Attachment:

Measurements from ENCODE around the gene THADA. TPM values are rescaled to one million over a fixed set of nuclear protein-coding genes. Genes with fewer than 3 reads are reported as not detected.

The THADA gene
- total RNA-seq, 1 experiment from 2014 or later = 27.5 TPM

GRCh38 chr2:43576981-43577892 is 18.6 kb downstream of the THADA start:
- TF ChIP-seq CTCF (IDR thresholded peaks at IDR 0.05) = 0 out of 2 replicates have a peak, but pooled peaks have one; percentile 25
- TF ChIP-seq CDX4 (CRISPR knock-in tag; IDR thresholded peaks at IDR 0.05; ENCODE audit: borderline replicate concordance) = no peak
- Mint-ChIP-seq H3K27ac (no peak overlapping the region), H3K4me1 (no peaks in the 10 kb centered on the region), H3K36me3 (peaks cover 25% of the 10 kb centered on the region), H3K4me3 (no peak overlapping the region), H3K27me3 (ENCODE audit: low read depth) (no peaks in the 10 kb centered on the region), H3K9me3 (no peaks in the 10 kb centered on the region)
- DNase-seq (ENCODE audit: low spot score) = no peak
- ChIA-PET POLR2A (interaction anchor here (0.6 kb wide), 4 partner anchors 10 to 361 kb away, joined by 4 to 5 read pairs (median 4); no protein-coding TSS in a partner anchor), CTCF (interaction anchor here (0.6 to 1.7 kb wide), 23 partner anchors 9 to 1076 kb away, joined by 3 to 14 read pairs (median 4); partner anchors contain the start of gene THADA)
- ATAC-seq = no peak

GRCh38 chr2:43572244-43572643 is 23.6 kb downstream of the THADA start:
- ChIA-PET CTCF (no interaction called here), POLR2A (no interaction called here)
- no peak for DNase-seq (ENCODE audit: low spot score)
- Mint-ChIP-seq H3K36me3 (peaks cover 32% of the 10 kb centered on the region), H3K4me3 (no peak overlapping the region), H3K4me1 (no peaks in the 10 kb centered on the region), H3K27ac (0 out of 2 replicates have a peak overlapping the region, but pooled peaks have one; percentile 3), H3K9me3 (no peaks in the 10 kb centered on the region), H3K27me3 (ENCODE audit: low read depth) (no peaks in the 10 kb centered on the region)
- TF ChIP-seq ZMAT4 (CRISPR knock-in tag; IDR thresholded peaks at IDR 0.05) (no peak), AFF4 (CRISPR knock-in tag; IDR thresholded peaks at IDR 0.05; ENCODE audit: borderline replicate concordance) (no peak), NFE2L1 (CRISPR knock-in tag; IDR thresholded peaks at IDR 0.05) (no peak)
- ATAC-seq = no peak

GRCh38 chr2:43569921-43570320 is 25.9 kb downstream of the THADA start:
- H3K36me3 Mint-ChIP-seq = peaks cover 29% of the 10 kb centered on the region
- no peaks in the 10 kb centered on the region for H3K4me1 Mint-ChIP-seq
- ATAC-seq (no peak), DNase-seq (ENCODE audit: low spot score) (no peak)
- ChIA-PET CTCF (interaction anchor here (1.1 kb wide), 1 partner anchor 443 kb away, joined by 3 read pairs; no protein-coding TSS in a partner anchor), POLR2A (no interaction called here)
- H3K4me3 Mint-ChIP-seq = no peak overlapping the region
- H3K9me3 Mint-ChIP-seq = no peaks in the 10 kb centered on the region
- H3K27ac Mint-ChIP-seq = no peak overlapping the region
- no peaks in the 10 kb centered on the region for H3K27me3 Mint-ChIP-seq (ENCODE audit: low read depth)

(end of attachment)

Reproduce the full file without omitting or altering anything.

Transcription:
Measurements from ENCODE around the gene THADA. TPM values are rescaled to one million over a fixed set of nuclear protein-coding genes. Genes with fewer than 3 reads are reported as not detected.

The THADA gene
- total RNA-seq, 1 experiment from 2014 or later = 27.5 TPM

GRCh38 chr2:43576981-43577892 is 18.6 kb downstream of the THADA start:
- TF ChIP-seq CTCF (IDR thresholded peaks at IDR 0.05) = 0 out of 2 replicates have a peak, but pooled peaks have one; percentile 25
- TF ChIP-seq CDX4 (CRISPR knock-in tag; IDR thresholded peaks at IDR 0.05; ENCODE audit: borderline replicate concordance) = no peak
- Mint-ChIP-seq H3K27ac (no peak overlapping the region), H3K4me1 (no peaks in the 10 kb centered on the region), H3K36me3 (peaks cover 25% of the 10 kb centered on the region), H3K4me3 (no peak overlapping the region), H3K27me3 (ENCODE audit: low read depth) (no peaks in the 10 kb centered on the region), H3K9me3 (no peaks in the 10 kb centered on the region)
- DNase-seq (ENCODE audit: low spot score) = no peak
- ChIA-PET POLR2A (interaction anchor here (0.6 kb wide), 4 partner anchors 10 to 361 kb away, joined by 4 to 5 read pairs (median 4); no protein-coding TSS in a partner anchor), CTCF (interaction anchor here (0.6 to 1.7 kb wide), 23 partner anchors 9 to 1076 kb away, joined by 3 to 14 read pairs (median 4); partner anchors contain the start of gene THADA)
- ATAC-seq = no peak

GRCh38 chr2:43572244-43572643 is 23.6 kb downstream of the THADA start:
- ChIA-PET CTCF (no interaction called here), POLR2A (no interaction called here)
- no peak for DNase-seq (ENCODE audit: low spot score)
- Mint-ChIP-seq H3K36me3 (peaks cover 32% of the 10 kb centered on the region), H3K4me3 (no peak overlapping the region), H3K4me1 (no peaks in the 10 kb centered on the region), H3K27ac (0 out of 2 replicates have a peak overlapping the region, but pooled peaks have one; percentile 3), H3K9me3 (no peaks in the 10 kb centered on the region), H3K27me3 (ENCODE audit: low read depth) (no peaks in the 10 kb centered on the region)
- TF ChIP-seq ZMAT4 (CRISPR knock-in tag; IDR thresholded peaks at IDR 0.05) (no peak), AFF4 (CRISPR knock-in tag; IDR thresholded peaks at IDR 0.05; ENCODE audit: borderline replicate concordance) (no peak), NFE2L1 (CRISPR knock-in tag; IDR thresholded peaks at IDR 0.05) (no peak)
- ATAC-seq = no peak

GRCh38 chr2:43569921-43570320 is 25.9 kb downstream of the THADA start:
- H3K36me3 Mint-ChIP-seq = peaks cover 29% of the 10 kb centered on the region
- no peaks in the 10 kb centered on the region for H3K4me1 Mint-ChIP-seq
- ATAC-seq (no peak), DNase-seq (ENCODE audit: low spot score) (no peak)
- ChIA-PET CTCF (interaction anchor here (1.1 kb wide), 1 partner anchor 443 kb away, joined by 3 read pairs; no protein-coding TSS in a partner anchor), POLR2A (no interaction called here)
- H3K4me3 Mint-ChIP-seq = no peak overlapping the region
- H3K9me3 Mint-ChIP-seq = no peaks in the 10 kb centered on the region
- H3K27ac Mint-ChIP-seq = no peak overlapping the region
- no peaks in the 10 kb centered on the region for H3K27me3 Mint-ChIP-seq (ENCODE audit: low read depth)